I don't know if you've read Green Eggs and Ham lately. Unless you are a parent of a small child you probably haven't. Still, I'm sure you remember the gist even if it's been awhile: Sam-I-Am is hellbent on making his friend eat a very specific delicacy in all manner of settings and with all manner of company, but his friend has no interest in sampling this (admittedly gross sounding) dish, not even with a fox in a box or in a house with a mouse. When you Are a kid the book seems to be full of endless crazy possibilities but when you come back to as an adult it's obvious that it is structured as a cycle, where every new idea that Sam-I-Am proposes is then followed up with him repeating the old suggestions again. It's a brilliant way to create the impression of variety while actually being very formulaic.
John Wick is an action movie that is a lot like Green Eggs and Ham in that regard. While I was watching it I kept thinking that John Wick was capable of killing anyone with anything. He's such an unstoppable badass that you just know that he could kill someone with a paperclip or a marshmallow peep if he wanted to; the character is portrayed as being that resourceful, remorseless and vindictive. However, that's more of a theory than a practice - we don't actually get to see John Wick use any incredibly unusual objects as weapons. He mostly cycles through the same small arsenal of killing devices that any other killer would use - guns, knives and fists. (Also: rocket launchers. The man might not be super creative but he definitely means business.)The film's relentless pacing helps to obscure the fact that most of the scenes in the last half of the movie are just variations on scenes we saw in the first half of the movie, and that variations aren't even that different from each other, but if you step back from the action even for a second the movie's endless recycling becomes a bit of a problem.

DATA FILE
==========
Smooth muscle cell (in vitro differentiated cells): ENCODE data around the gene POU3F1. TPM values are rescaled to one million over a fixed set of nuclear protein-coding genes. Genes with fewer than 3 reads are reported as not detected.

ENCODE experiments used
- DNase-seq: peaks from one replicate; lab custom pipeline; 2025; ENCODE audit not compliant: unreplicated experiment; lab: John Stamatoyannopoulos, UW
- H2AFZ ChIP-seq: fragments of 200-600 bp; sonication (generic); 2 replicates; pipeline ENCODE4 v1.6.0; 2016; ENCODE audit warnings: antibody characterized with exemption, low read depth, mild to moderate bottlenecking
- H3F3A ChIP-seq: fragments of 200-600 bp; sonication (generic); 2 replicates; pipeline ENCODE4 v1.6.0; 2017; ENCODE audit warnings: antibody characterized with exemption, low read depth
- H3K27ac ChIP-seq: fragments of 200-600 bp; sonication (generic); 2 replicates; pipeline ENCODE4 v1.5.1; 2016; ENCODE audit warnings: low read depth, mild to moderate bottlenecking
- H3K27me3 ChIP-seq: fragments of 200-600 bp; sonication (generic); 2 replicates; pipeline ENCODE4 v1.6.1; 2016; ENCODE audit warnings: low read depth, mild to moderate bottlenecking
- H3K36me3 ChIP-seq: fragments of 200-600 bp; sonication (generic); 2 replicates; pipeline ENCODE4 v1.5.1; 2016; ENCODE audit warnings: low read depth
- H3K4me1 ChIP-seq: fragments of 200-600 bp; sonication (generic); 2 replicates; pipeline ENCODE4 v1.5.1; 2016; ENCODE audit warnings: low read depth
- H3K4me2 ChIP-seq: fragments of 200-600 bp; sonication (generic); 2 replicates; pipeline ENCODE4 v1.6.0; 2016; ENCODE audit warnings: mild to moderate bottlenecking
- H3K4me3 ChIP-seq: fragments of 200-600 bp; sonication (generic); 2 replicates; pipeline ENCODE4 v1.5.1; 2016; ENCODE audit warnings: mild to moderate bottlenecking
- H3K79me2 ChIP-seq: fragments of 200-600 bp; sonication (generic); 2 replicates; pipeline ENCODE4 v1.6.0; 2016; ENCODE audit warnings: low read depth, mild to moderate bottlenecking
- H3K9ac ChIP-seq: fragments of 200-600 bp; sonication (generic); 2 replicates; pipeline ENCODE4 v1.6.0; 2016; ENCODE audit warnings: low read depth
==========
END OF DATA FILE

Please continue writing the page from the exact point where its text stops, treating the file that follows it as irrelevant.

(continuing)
John Wick's set up is simple: a former hitman named John Wick gets married to a lovely woman who then immediately dies from cancer. (Their marriage lasts maybe sixty seconds, which is quick even by Vegas standards.) However, right before she goes to the great beyond she gives him an adorable puppy and he immediately transfers all of his love for her to his little golden snuggle-monster. Then a mobster's son makes a huge mistake and murders that puppy. This forces John Wick to come out of retirement so he can slaughter the cocky dog-killing bastard. Before John Wick can do that, however, he has to have to work his way through a lot of bodyguards, henchmen and flunkies. It's basically the set up you might see in a video game - the hero destroys a bunch of random people en route to killing a little boss (say, the head bodyguard) but as soon as he kills the little boss the real target escapes. So he goes to the next location, kills some more random people, then he finally gets his initial target only to have a new boss reveals itself. (The ultimate showdown is actually with the mobster, not his son.) The fact that Wick's immediate target keeps getting upgraded creates the sense of momentum even though the plot is actually full of switchbacks that are moving us backwards as often as they are moving us forward.